Redemption for Tiger

Tiger prefers not to.  He won’t dance/Don’t ask him (Madam, with you.)

Well, good for Tiger. He’s channeling Barleby the Scivener, Melville’s passive aggressive office rebel. He’s in that raggedy line of existential figures who’ve just said No. No mas. They won’t come out for the boxing round just to be beaten to a pulp. They won’t cross the finish line just to spite the sadistic coach of the juvenile prison track team in “The Loneliness of the Long Distance Runner,” that gritty B & W Brit film from the 60s.

So, the hell with Gillette and its marketing campaign. Same to you, PGA tour.

My wife told me that Dr. Drew, the priest B-list celebrity sex addicts, and Dr. Phil, the homespun TV therapist, are working their shamanistic magic with Tiger right now on the golfer’s yacht, Privacy. I fell for it –it isn’t happening, yet. But it’s perfect.

We all know that Tiger’s life has plunged down the rathole. But notwithstanding that aphorism that there are no second acts in American lives, we know there are.  There’s Eliot Spitzer, Bill Clinton, Jesse Jackson, Mike Tyson (wonderful can’t-take-your-eyes-off-him in the film documentary of his extraordinary, scarifying intermittently triumphant and scabrous life). And there’s my man Augstine who turned his sorry life around and wrote that tell-almost-all classic.

There are, too, second acts because as Augustine’s Confessions indicate, you can play the first half of the game as a lecher fornicator blasphemer — as long as you fall on your knees and recant. The poet Eliot did it — turned Catholic, churchly, devout and, from Grouch Marx’s account in Groucho’s letters, rather chipper and very happily married. Make that re-married. The first one didn’t pan out. Crazy  Viv. Fornicating with Bertrand Russell and wearing those goofy Flapper gear — at least that’s the impression we have. Half crazy, then all crazy, then institutionalized. Poor cuckolded bastard Eliot — motives late revealed (and all that). But he found it, at last, down on his knees — his conversion. His redemption.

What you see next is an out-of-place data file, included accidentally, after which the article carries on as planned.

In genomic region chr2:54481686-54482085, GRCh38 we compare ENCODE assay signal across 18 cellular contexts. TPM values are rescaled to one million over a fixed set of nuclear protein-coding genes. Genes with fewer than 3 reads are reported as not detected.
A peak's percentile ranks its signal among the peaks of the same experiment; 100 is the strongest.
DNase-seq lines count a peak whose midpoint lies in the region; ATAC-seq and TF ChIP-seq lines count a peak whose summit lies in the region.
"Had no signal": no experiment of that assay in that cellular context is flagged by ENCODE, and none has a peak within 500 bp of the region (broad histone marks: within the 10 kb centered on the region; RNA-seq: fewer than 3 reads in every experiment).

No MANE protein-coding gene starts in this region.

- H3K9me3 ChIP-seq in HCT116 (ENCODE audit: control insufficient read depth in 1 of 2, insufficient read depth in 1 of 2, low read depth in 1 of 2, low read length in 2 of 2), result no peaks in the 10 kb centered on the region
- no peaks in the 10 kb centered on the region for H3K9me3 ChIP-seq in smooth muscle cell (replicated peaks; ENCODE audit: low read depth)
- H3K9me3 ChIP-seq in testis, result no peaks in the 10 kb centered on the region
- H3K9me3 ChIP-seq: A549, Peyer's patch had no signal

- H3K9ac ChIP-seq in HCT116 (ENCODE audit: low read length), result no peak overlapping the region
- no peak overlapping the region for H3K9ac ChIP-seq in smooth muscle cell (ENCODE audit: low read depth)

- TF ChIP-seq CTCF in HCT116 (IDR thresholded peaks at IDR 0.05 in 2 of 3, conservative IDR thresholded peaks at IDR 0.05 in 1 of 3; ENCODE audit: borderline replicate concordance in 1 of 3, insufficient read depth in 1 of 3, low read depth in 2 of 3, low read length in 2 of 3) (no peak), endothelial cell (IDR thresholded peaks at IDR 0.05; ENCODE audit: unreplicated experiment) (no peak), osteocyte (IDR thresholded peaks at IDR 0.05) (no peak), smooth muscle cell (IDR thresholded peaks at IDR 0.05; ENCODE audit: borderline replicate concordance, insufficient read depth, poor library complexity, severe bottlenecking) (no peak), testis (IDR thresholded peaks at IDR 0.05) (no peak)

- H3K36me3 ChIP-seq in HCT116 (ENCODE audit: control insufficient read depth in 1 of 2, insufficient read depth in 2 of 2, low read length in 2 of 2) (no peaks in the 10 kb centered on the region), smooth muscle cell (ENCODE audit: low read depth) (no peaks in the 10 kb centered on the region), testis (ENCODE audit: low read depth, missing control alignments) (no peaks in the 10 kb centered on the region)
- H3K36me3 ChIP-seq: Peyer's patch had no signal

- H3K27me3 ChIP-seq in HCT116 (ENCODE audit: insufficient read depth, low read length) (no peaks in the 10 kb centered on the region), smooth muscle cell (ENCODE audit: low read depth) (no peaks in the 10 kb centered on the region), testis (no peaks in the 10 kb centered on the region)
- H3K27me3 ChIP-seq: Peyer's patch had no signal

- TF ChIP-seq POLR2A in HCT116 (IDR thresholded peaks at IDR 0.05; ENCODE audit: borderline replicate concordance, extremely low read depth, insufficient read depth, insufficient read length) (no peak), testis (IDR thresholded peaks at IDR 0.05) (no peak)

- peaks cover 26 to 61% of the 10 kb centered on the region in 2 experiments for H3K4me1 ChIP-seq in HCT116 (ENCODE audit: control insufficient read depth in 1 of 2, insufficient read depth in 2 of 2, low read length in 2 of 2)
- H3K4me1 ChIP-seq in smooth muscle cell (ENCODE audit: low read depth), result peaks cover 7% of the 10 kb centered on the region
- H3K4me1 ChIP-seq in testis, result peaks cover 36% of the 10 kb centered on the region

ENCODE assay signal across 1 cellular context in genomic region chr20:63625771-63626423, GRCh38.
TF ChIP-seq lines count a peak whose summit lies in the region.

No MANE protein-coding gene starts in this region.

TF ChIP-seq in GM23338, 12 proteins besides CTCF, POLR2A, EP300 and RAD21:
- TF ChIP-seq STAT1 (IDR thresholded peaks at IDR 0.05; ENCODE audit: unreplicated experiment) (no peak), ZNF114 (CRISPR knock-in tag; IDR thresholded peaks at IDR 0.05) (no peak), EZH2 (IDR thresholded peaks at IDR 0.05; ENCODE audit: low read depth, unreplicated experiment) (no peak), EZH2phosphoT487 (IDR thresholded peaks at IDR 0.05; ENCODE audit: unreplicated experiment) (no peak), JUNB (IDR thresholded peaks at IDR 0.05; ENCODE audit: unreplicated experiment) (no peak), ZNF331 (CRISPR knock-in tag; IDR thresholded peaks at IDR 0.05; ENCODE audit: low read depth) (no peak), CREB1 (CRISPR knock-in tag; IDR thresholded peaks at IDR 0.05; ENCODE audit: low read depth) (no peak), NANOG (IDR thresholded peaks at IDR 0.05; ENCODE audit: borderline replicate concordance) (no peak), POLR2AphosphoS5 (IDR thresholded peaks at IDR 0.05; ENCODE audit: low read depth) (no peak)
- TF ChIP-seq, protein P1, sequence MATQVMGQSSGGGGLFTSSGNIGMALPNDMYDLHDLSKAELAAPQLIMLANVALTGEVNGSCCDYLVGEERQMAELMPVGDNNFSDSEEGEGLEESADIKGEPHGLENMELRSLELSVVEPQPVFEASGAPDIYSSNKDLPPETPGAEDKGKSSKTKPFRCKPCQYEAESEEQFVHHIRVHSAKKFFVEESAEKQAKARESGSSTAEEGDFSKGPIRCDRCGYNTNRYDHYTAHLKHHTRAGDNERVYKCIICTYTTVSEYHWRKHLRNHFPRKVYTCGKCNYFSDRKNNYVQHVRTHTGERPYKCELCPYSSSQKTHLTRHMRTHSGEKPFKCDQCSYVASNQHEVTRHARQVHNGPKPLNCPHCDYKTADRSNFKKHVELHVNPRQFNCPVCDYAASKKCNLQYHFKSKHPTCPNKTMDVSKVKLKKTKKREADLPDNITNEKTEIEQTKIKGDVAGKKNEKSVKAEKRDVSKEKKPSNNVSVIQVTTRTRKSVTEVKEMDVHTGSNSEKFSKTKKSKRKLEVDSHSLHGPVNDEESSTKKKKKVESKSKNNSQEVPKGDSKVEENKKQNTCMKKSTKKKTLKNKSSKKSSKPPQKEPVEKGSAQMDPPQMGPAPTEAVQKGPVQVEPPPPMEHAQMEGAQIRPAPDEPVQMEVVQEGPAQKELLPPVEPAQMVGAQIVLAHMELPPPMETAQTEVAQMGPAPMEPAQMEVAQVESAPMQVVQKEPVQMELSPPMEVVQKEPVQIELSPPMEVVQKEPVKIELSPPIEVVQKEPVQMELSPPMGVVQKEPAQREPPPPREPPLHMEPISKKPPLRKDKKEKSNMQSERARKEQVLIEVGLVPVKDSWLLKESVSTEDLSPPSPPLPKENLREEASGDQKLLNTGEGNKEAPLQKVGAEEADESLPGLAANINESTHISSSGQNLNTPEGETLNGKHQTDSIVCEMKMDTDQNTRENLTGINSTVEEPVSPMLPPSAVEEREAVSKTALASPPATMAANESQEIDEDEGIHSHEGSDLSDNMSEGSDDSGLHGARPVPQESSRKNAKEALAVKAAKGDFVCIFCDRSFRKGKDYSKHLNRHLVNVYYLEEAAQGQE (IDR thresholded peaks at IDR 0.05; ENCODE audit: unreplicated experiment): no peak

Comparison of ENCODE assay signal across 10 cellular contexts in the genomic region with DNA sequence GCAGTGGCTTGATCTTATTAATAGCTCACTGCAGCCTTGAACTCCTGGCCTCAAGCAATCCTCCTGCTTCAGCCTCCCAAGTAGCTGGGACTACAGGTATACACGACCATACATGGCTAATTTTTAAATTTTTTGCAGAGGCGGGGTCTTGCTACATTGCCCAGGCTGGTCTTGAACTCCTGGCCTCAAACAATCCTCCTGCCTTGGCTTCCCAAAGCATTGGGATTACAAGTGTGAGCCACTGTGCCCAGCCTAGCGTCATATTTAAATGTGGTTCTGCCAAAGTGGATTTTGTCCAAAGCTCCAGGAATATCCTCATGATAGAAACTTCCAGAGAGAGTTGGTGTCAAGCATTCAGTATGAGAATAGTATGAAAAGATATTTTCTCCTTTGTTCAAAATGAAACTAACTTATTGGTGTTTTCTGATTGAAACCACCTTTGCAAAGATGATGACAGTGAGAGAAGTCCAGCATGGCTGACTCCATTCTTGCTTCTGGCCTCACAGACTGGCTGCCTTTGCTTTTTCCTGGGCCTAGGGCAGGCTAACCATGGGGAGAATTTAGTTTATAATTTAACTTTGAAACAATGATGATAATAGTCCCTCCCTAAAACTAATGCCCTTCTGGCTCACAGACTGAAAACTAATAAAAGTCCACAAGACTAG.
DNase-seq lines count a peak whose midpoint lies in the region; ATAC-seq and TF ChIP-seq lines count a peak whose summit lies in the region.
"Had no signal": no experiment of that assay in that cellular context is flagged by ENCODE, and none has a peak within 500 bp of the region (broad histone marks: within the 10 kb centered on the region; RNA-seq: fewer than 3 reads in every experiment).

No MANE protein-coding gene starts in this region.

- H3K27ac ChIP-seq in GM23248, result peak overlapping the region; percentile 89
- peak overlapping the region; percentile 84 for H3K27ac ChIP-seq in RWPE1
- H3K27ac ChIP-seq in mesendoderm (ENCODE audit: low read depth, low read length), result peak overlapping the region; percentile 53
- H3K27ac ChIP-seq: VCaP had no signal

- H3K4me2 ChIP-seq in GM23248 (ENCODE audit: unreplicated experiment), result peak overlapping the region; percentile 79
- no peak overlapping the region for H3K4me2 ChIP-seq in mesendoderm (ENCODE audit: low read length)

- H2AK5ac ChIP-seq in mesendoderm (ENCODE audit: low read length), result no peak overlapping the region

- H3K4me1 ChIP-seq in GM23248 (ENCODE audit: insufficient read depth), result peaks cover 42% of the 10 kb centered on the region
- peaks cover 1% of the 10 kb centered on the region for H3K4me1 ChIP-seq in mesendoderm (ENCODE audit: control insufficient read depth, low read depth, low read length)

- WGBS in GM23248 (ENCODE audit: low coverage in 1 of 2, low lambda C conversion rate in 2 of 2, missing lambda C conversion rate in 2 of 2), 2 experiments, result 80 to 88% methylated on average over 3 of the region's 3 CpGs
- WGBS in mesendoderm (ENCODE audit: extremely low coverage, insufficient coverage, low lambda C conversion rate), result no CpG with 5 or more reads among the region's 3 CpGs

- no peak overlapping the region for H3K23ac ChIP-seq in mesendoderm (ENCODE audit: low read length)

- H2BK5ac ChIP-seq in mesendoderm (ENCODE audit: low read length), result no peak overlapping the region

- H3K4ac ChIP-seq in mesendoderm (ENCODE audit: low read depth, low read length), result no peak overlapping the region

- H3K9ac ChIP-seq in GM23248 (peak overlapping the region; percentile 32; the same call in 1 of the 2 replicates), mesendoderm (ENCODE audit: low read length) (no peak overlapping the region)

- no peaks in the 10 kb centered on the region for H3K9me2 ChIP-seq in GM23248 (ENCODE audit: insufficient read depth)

Redeem. DEMAN in the Old England — the judge. We want to be judged anew, what with our spiritual rebranding. Cleaned-up resume. And isn’t that what education’s about –redeeming our ignorance. Isn’t that the purpose of experience — the redemption of our missteps. All that apple-biting in the garden. How many bites did Adam take? And when God kicked A & A out of the garden, wasn’t it all about the second chance. East of Eden. (Go East, young man and woman.)’

Even the snake’s punishment —  going forever legless and having to slither around on the ground — was a kind of redemption, if you spin the story a certain way, hold it at a particularly glass-half-full pt of view.

Life is nothing but a long series of mulligans, isn’t it? Do-0vers.  And what’s wrong with that? All those cliches about life as journey. It’s a journey, and with or without GPS we are bound to get lost. We are all losers in the end — I mean, in the Big Sense. Shuffling off the coil. But there it is — that message of redemption. Nor is it restricted to St Paul’s Unique Selling Proposition: Just accept Jesus and we’ll send you the gift of eternal life.Get to see God.

The whole Christian message (do I oversimplify?  Very well, I oversimplify! I am large. I contain oversimplifications) is about second chances. Just believe, accept, change your ways because this earthly existence is not the final inning. The Super Bowl is what comes after. The Afterlife. The second chance.

For Tiger, just saying No Mas to Jamie and Rachel and the porn star twins is the ticket. And it’s just a warmup for the Big Redemption that follows the l8th hole.


1 Comment

Filed under Crisis Communication

One response to “Redemption for Tiger

  1. Among sports and media figures, you reference Melville’s Bartleby and Alan Sillitoe’s The Loneliness of the Long Distance Runner (a novel before it was a film)in characterizing Woods’ refusal to go on declaring “mia culpa” for the cameras. What’s happening in this instance is part of a standard pattern in the U.S., a pattern I think should always be placed in the context of American puritanism. First, as the word denotes, puritanism demands purity. There can be no mixture, no gray areas, no tolerance for human limitations. You are pure, or you are not. But since this idea has nothing to do with human nature, those who hold to such notions are sure to have a strong prurient element in them. Add to this an equally strong element of envy mixed with admiration for Woods’ talent and success (all of it encouraged by a low-budget, reality-show approach to “news”), and the stage is set for yet another national fit of Peeping Tomism.
    And of course there are second acts: they are absolutely necessary, if media demands are to be met. Elliot Spitzer is currently being relentlessly rehabilitated everywhere I surf. In fact (perhaps part of a settlement agreement?), his favorite hooker is also much in evidence.
    Or something like that. My own blog gives more emphasis to narrative than to exposition, but you might be interested in taking a look at
    Barry Knister

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